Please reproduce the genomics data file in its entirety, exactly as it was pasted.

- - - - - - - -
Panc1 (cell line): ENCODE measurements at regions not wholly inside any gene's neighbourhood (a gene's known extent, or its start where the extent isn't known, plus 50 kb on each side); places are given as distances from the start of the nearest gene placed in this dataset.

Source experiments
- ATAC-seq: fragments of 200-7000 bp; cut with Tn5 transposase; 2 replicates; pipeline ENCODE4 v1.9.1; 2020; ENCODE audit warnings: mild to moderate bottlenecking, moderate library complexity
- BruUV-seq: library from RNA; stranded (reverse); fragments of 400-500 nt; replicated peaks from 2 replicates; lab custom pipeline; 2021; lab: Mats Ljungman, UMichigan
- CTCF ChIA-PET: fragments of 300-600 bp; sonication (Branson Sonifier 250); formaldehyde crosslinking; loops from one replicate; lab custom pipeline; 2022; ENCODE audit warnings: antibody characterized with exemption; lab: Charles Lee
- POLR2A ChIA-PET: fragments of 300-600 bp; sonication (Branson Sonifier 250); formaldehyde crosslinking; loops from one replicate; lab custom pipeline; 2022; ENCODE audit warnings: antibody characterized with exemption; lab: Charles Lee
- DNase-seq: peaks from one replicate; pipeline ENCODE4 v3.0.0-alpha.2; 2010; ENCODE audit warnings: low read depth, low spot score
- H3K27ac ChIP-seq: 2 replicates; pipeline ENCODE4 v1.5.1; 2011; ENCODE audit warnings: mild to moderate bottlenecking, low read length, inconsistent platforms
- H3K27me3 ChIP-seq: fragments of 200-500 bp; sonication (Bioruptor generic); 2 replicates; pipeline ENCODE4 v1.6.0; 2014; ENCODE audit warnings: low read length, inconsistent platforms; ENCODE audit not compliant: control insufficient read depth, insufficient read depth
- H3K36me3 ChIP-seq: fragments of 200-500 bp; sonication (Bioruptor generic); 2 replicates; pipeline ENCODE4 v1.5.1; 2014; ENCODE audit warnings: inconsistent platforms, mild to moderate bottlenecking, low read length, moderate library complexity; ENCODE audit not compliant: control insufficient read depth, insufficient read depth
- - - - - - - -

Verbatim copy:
Panc1 (cell line): ENCODE measurements at regions not wholly inside any gene's neighbourhood (a gene's known extent, or its start where the extent isn't known, plus 50 kb on each side); places are given as distances from the start of the nearest gene placed in this dataset.

Source experiments
- ATAC-seq: fragments of 200-7000 bp; cut with Tn5 transposase; 2 replicates; pipeline ENCODE4 v1.9.1; 2020; ENCODE audit warnings: mild to moderate bottlenecking, moderate library complexity
- BruUV-seq: library from RNA; stranded (reverse); fragments of 400-500 nt; replicated peaks from 2 replicates; lab custom pipeline; 2021; lab: Mats Ljungman, UMichigan
- CTCF ChIA-PET: fragments of 300-600 bp; sonication (Branson Sonifier 250); formaldehyde crosslinking; loops from one replicate; lab custom pipeline; 2022; ENCODE audit warnings: antibody characterized with exemption; lab: Charles Lee
- POLR2A ChIA-PET: fragments of 300-600 bp; sonication (Branson Sonifier 250); formaldehyde crosslinking; loops from one replicate; lab custom pipeline; 2022; ENCODE audit warnings: antibody characterized with exemption; lab: Charles Lee
- DNase-seq: peaks from one replicate; pipeline ENCODE4 v3.0.0-alpha.2; 2010; ENCODE audit warnings: low read depth, low spot score
- H3K27ac ChIP-seq: 2 replicates; pipeline ENCODE4 v1.5.1; 2011; ENCODE audit warnings: mild to moderate bottlenecking, low read length, inconsistent platforms
- H3K27me3 ChIP-seq: fragments of 200-500 bp; sonication (Bioruptor generic); 2 replicates; pipeline ENCODE4 v1.6.0; 2014; ENCODE audit warnings: low read length, inconsistent platforms; ENCODE audit not compliant: control insufficient read depth, insufficient read depth
- H3K36me3 ChIP-seq: fragments of 200-500 bp; sonication (Bioruptor generic); 2 replicates; pipeline ENCODE4 v1.5.1; 2014; ENCODE audit warnings: inconsistent platforms, mild to moderate bottlenecking, low read length, moderate library complexity; ENCODE audit not compliant: control insufficient read depth, insufficient read depth